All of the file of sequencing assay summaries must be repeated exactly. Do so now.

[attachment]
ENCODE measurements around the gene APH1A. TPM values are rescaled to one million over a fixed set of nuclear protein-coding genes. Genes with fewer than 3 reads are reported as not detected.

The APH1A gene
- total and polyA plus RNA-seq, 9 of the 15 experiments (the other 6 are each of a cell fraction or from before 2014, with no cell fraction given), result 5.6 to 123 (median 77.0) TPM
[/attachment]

ENCODE measurements around the gene APH1A. TPM values are rescaled to one million over a fixed set of nuclear protein-coding genes. Genes with fewer than 3 reads are reported as not detected.

The APH1A gene
- total and polyA plus RNA-seq, 9 of the 15 experiments (the other 6 are each of a cell fraction or from before 2014, with no cell fraction given), result 5.6 to 123 (median 77.0) TPM